Gas Prices Holding Steady

The national average gas price held virtually steady, falling just a tenth of a penny in the last week to an average of $2.860 per gallon this week, according to GasBuddy data compiled from over 10 million price reports from over 135,000 stations in the last week.

In addition, the national average is virtually unchanged versus a month ago, so while prices remain just under the key $3 per gallon level, they have been remarkably quiet this summer.

“The national average price of gasoline jumped to start last week before slowly tapering off during the latter half, but remains very close to their week ago levels. Oil prices have held under $70 per barrel, giving promise that gas prices will continue to hold south of $3 per gallon near where they have spent much of the summer so far,” said Patrick DeHaan, head of petroleum analysis for GasBuddy.

“With several bullish and bearish factors weighing on oil prices, you may see gas prices stuck in some sort of late summer blues before motorists see more sizable relief coming after Labor Day. Refiners continue to hum along meeting high demand with few kinks, leading to gas prices that have remained between $2.80-$2.89 per gallon the entire summer thus far.”

Oil prices start the week pushing into higher territory, with West Texas Intermediate crude oil rising 73 cents per barrel to $69.22 on an unexpected decline in July crude oil output from Saudi Arabia and after Washington announced that it will indeed restart sanctions on Iran after President Trump ditched the nuclear deal in May. Still, WTI crude oil spent a good portion of last week in negative territory on fears of an escalating trade war brewing between the U.S. and China. Early expectations are that U.S. oil and gasoline inventories may see a decline in the week ahead, possibly pushing oil prices back past $70, along with future concerns surrounding Iran also mounting.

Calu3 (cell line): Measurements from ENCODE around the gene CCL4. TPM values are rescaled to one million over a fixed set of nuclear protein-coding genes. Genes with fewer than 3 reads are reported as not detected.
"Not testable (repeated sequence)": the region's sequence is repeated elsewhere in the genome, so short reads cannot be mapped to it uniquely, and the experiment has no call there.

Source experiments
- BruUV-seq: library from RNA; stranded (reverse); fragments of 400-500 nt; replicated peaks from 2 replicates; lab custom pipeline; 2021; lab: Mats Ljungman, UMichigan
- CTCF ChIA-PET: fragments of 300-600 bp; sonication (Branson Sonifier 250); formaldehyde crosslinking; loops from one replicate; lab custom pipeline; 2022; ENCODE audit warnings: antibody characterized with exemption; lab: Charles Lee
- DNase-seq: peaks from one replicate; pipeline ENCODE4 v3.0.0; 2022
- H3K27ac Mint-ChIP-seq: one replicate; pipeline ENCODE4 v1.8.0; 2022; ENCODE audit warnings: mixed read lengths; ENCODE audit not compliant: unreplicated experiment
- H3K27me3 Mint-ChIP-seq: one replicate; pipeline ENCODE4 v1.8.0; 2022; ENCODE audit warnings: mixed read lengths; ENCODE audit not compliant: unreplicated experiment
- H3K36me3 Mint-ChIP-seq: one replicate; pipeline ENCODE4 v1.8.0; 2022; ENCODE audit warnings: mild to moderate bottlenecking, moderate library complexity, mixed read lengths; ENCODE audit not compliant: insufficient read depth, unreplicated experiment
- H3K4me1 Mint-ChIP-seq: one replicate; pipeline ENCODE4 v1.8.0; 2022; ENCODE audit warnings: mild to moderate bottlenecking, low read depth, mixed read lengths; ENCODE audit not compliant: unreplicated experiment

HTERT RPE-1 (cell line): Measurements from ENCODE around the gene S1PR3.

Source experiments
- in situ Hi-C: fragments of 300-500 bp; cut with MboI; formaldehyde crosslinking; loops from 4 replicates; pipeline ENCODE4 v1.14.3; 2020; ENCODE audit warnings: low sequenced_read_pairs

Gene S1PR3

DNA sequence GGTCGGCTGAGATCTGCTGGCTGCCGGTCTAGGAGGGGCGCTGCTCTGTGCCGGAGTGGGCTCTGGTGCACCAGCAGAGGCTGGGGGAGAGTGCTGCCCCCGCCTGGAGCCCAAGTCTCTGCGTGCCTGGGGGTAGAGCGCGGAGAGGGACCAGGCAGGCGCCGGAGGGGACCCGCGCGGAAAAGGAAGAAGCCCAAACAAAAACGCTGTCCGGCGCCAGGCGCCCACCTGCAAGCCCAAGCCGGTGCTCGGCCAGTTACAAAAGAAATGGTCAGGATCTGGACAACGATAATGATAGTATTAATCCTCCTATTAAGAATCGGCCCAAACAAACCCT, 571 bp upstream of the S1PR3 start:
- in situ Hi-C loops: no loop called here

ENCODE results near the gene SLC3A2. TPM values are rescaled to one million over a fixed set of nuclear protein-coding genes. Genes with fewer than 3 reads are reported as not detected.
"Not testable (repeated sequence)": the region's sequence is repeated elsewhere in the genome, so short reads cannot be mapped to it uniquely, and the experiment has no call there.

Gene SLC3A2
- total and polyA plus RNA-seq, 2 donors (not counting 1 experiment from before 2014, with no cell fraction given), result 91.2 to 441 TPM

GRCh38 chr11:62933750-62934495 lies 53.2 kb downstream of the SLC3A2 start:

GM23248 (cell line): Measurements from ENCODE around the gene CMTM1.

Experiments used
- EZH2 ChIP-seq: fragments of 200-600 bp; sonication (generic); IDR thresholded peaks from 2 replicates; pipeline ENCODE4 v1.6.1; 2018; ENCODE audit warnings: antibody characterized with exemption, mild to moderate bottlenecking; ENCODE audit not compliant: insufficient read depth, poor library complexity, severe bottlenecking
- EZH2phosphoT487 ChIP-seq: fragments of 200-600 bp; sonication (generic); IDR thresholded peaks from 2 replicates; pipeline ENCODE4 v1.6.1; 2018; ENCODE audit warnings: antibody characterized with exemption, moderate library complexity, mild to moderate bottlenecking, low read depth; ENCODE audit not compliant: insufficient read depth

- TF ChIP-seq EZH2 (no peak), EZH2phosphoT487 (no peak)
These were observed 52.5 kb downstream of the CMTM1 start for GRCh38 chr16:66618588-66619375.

Crude oil inventories posted a rise of nearly 4 million barrels last week according to data from the Energy Information Administration, whereas gasoline inventories fell 2.5 million barrels, yet remained 3.5 million barrels higher than a year ago. Refineries continued to hum along with few outages this summer, certainly positive news for motorists who on occasion have been faced with large inclines in retail gas prices during summer months when disruptions do occur.

Retail gasoline prices at the state level were mixed with 29 states seeing prices increase, two saw no change, while 19 states saw average prices decline.

States with the largest change in average prices in the last week: Michigan (-9 cents), Delaware (+7 cents), Georgia (+4 cents), Indiana (-4 cents), Tennessee (+3 cents), Wyoming (-3 cents), North Carolina (+3 cents), Idaho (+3 cents), South Dakota (+3 cents) and Nebraska (+2 cents).

States with the lowest average prices: Mississippi ($2.56), Alabama ($2.57), South Carolina ($2.57), Louisiana ($2.58), Arkansas ($2.58), Oklahoma ($2.59), Texas ($2.62), Kansas ($2.63), Virginia ($2.63) and Tennessee ($2.64).

States with the highest average prices: Hawaii ($3.74), California ($3.60), Washington ($3.38), Alaska ($3.35), Oregon ($3.27), Nevada ($3.17), Idaho ($3.12), Utah ($3.06), Pennsylvania ($3.06) and Connecticut ($3.04).

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